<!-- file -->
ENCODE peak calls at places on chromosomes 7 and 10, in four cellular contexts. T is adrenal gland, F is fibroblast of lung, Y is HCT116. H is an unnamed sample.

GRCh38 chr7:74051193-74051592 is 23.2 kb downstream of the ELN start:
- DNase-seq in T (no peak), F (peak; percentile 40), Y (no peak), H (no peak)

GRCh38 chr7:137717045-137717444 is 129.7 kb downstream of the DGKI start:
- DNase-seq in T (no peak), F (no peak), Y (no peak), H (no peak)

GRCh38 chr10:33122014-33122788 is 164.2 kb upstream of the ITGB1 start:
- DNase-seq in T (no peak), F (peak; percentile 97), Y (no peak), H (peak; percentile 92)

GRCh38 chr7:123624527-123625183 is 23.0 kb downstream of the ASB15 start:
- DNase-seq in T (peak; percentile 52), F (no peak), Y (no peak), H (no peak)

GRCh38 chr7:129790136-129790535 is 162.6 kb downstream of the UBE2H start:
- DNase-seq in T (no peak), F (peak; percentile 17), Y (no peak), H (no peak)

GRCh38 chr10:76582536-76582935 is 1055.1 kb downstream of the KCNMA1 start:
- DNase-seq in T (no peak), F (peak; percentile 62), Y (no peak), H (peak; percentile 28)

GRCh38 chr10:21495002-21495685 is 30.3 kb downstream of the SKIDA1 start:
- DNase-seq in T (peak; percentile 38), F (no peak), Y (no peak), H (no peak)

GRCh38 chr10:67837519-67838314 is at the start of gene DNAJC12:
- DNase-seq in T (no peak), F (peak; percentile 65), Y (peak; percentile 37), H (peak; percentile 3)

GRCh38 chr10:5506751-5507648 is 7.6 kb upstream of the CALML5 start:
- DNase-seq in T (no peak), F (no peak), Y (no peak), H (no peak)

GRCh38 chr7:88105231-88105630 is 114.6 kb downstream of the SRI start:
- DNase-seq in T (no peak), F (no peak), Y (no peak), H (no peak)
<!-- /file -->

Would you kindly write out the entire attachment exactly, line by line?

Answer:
ENCODE peak calls at places on chromosomes 7 and 10, in four cellular contexts. T is adrenal gland, F is fibroblast of lung, Y is HCT116. H is an unnamed sample.

GRCh38 chr7:74051193-74051592 is 23.2 kb downstream of the ELN start:
- DNase-seq in T (no peak), F (peak; percentile 40), Y (no peak), H (no peak)

GRCh38 chr7:137717045-137717444 is 129.7 kb downstream of the DGKI start:
- DNase-seq in T (no peak), F (no peak), Y (no peak), H (no peak)

GRCh38 chr10:33122014-33122788 is 164.2 kb upstream of the ITGB1 start:
- DNase-seq in T (no peak), F (peak; percentile 97), Y (no peak), H (peak; percentile 92)

GRCh38 chr7:123624527-123625183 is 23.0 kb downstream of the ASB15 start:
- DNase-seq in T (peak; percentile 52), F (no peak), Y (no peak), H (no peak)

GRCh38 chr7:129790136-129790535 is 162.6 kb downstream of the UBE2H start:
- DNase-seq in T (no peak), F (peak; percentile 17), Y (no peak), H (no peak)

GRCh38 chr10:76582536-76582935 is 1055.1 kb downstream of the KCNMA1 start:
- DNase-seq in T (no peak), F (peak; percentile 62), Y (no peak), H (peak; percentile 28)

GRCh38 chr10:21495002-21495685 is 30.3 kb downstream of the SKIDA1 start:
- DNase-seq in T (peak; percentile 38), F (no peak), Y (no peak), H (no peak)

GRCh38 chr10:67837519-67838314 is at the start of gene DNAJC12:
- DNase-seq in T (no peak), F (peak; percentile 65), Y (peak; percentile 37), H (peak; percentile 3)

GRCh38 chr10:5506751-5507648 is 7.6 kb upstream of the CALML5 start:
- DNase-seq in T (no peak), F (no peak), Y (no peak), H (no peak)

GRCh38 chr7:88105231-88105630 is 114.6 kb downstream of the SRI start:
- DNase-seq in T (no peak), F (no peak), Y (no peak), H (no peak)